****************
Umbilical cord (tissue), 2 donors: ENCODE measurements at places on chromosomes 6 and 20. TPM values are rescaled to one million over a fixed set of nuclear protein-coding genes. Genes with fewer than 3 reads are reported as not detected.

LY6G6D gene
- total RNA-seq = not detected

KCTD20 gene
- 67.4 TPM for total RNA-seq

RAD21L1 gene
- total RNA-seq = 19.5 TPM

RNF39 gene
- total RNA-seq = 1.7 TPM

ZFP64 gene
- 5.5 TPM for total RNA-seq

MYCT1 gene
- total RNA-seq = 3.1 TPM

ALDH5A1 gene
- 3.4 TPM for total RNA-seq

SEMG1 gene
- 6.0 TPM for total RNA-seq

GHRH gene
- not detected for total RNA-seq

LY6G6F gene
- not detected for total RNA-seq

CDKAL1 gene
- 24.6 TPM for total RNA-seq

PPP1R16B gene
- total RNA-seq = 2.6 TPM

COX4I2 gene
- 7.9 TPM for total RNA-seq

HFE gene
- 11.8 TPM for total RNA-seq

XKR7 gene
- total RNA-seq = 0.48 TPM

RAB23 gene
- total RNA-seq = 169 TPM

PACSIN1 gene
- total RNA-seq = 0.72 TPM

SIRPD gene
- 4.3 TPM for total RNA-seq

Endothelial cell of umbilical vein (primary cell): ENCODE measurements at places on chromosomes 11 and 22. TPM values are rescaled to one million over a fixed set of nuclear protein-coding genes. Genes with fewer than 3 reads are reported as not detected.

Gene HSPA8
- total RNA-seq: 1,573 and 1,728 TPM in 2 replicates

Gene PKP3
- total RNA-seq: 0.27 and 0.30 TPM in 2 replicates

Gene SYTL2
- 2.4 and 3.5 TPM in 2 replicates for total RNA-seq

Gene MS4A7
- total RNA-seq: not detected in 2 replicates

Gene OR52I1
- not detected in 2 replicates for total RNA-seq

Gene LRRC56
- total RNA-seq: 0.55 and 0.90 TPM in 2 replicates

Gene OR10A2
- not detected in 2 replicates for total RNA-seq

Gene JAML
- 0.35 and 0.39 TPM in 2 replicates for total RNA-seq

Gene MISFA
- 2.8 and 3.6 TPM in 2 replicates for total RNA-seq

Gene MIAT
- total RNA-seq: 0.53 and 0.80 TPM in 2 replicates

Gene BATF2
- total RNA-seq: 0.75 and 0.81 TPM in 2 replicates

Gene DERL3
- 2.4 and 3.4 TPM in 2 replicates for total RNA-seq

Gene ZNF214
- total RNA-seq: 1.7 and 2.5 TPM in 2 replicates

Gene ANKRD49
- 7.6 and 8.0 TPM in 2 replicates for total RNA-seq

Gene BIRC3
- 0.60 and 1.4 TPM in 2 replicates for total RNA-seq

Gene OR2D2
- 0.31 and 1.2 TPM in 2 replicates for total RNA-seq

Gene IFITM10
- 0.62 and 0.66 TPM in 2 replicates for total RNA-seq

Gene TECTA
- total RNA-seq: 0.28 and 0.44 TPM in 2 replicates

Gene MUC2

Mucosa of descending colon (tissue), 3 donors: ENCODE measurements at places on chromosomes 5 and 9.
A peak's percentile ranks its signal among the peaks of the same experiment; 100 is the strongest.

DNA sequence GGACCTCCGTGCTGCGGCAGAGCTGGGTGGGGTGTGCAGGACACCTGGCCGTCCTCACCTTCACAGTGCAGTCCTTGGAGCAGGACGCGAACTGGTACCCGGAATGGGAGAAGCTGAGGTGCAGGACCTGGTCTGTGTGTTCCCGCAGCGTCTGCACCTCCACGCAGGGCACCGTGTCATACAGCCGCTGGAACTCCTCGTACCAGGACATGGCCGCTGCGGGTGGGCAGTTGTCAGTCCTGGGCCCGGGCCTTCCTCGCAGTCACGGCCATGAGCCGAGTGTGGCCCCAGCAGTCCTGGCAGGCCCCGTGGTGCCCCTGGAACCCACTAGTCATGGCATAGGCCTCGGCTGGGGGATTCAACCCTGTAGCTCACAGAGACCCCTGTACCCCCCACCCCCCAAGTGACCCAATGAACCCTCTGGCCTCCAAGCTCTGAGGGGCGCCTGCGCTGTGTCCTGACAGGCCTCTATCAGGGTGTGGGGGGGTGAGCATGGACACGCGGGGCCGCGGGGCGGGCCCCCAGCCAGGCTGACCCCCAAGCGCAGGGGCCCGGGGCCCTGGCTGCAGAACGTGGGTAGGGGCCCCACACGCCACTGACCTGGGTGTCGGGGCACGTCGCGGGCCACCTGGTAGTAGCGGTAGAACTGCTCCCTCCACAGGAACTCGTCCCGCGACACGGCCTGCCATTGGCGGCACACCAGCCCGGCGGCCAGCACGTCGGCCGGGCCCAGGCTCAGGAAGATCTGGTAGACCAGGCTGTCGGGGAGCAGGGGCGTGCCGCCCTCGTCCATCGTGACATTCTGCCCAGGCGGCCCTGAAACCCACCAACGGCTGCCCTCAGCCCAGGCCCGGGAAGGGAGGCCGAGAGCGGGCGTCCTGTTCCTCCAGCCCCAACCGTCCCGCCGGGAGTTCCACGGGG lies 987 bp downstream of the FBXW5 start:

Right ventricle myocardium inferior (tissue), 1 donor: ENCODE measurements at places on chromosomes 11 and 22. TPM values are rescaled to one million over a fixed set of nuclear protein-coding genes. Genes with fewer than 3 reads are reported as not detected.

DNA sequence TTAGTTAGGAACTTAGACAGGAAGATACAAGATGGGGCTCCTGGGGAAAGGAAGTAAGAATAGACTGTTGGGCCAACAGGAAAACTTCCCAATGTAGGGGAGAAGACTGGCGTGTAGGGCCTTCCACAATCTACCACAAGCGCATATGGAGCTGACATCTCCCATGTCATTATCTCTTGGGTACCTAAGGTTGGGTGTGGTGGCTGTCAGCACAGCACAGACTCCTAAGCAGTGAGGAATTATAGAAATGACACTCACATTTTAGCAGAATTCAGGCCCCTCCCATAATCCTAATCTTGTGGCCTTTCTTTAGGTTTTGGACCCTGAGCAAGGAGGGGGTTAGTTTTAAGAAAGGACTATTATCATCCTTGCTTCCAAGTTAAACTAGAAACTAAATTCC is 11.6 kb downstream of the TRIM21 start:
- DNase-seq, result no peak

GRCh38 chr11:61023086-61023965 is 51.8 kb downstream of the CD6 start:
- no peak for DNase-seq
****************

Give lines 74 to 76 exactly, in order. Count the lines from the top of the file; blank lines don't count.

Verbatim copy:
- total RNA-seq: 0.28 and 0.44 TPM in 2 replicates

Gene MUC2

Mucosa of descending colon (tissue), 3 donors: ENCODE measurements at places on chromosomes 5 and 9.